More and more workers are leaving their jobs and taking their 401 k retirement plan funds with them. While some are rolling their funds over into IRAs or other qualified plans; many are taking their distributions in cash. Once an employee has left the job, any payments of earned vacation, sick or other leave made after leaving the job were not considered for inclusion in deferrals to Solo 401k, 401(k), or 403(b) plans. These plans’ definition of compensation excluded any post employment earnings as the IRS excluded it from the definition. As far as these plans’ were concerned, it’s as if the money was never earned.
Since the post employment earnings were not included in 401 k or 403 b compensation, these earnings were not a factor in any non discrimination or top heavy testing, as well as not being available for profit sharing or matching contributions.
Depending upon the employers’ policy on vacation, sick or other leave accumulation, this exclusion could be a substantial amount. As an example, suppose you are earning $ 50,000 when you leave your company. You’ve been working hard, haven’t needed a sick day in 3 years and haven’t taken a vacation in two years. You have accumulated four weeks of vacation and twelve sick days. The vacation and sick leave represent $ 6400 in additional income. Had you had been contributing 10% to your plan; $ 640 extra would have been deposited into your account. That $ 640 at 7% for 20 years is $ 2,476.60 for a 400% return. But that 400% return has been left on the table up until now.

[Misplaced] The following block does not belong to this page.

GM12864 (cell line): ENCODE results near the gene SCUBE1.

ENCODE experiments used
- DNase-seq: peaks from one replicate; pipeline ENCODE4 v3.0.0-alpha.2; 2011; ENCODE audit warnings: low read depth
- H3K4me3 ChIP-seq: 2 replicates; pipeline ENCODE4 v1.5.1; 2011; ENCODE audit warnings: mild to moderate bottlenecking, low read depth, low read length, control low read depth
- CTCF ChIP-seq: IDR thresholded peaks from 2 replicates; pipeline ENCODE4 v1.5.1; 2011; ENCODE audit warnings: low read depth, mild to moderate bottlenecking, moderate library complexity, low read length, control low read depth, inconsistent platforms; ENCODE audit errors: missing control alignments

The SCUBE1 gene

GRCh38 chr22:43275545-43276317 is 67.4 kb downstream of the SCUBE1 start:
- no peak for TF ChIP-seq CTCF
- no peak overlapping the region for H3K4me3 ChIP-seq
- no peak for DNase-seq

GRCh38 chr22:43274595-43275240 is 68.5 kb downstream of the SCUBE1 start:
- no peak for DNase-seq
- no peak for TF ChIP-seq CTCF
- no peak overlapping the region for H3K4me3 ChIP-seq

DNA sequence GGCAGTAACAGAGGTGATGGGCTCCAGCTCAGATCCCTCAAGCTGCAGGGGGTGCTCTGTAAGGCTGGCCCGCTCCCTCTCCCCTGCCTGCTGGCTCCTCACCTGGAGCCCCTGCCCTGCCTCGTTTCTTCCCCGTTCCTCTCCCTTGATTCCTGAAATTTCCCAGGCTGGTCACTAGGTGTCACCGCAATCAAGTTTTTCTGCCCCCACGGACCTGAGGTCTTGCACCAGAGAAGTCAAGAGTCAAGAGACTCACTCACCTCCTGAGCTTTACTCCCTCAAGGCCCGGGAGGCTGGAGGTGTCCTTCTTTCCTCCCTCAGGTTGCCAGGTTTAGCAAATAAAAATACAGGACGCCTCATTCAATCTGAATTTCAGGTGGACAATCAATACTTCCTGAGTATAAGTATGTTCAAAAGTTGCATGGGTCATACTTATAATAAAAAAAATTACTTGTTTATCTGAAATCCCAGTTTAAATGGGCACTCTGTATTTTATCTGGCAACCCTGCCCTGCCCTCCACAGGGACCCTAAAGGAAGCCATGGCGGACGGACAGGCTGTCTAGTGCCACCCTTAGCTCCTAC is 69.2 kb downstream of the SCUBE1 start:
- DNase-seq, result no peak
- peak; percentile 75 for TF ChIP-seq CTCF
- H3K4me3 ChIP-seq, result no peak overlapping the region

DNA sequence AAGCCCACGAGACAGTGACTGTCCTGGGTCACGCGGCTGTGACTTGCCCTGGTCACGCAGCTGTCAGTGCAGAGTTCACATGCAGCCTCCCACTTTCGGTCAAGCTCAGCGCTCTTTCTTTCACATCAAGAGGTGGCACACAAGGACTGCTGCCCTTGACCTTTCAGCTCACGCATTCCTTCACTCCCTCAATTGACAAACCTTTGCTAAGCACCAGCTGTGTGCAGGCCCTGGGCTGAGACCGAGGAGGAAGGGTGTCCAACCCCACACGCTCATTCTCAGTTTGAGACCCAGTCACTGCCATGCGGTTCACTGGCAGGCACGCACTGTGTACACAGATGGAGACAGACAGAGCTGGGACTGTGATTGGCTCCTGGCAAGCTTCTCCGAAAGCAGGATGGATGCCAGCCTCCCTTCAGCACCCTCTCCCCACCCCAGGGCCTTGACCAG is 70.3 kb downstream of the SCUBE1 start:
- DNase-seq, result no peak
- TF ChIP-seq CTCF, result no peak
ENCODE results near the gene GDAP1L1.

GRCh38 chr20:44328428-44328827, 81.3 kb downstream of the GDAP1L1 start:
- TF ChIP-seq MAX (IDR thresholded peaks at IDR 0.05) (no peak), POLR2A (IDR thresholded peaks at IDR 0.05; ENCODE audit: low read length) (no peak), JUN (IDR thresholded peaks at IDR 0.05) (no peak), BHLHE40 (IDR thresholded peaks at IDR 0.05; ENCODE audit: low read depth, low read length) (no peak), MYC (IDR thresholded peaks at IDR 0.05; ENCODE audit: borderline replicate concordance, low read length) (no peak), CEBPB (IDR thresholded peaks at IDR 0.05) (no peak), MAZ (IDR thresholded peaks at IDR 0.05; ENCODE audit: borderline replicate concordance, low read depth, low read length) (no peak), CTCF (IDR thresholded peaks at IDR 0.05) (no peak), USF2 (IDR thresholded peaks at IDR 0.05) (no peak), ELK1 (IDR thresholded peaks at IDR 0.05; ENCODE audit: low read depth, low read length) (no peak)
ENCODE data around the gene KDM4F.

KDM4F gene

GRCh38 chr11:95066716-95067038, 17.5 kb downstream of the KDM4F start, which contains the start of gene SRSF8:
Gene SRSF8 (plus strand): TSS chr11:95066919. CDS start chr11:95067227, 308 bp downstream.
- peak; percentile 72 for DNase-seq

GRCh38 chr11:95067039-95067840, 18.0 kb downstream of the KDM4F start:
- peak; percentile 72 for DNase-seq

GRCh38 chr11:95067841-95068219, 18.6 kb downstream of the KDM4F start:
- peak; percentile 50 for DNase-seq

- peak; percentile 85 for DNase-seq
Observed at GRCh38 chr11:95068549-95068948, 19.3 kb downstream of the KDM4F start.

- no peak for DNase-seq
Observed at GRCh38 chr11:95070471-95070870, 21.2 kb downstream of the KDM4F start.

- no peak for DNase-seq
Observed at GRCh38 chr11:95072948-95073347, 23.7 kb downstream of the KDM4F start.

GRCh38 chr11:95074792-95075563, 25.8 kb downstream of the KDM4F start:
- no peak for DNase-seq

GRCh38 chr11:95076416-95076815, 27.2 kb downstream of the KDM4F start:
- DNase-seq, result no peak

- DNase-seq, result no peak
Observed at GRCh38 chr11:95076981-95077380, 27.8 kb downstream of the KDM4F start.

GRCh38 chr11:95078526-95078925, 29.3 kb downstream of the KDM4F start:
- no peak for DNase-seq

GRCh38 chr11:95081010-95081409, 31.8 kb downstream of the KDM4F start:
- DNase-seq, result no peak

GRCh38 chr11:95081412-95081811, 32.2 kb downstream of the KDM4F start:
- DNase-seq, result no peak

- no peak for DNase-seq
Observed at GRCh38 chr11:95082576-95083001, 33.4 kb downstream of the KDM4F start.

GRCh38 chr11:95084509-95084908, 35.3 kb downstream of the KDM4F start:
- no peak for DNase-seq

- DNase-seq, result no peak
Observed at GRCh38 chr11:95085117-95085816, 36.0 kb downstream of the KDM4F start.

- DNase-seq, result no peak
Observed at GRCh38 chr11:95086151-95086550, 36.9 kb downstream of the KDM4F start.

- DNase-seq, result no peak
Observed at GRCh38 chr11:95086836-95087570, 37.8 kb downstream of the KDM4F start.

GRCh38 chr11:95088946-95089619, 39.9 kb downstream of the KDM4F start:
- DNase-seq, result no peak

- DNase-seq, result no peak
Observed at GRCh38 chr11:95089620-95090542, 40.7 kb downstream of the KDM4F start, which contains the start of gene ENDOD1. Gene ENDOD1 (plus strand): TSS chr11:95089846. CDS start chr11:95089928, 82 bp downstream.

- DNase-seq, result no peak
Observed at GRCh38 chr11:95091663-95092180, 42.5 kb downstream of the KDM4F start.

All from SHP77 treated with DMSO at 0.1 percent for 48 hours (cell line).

On May 25, 2005 and retroactive back to January 1, 2005 the IRS has redefined section 415 Compensation to include post severance compensation if it’s paid within 2-1/2 months after separation from service. But this is only for payments that would have been paid if the participant had continued in employment or if they are for bona fide sick, vacation and other leave. The leave-related payments can be included only if the employee could have used the leave had employment continued. This new definition will still exclude severance payments due to severance of employment
Employers can now amend their 401k retirement or 403b retirement plans to accommodate the new definition but may find themselves making additional contributions for compensation paid in the next year. Employees can add more contributions to their accounts. Plan administrators may find that the new definition of Section 415 compensation presents some administrative challenges in tracking the information, separating it from non eligible compensation and performing timely non discrimination testing.
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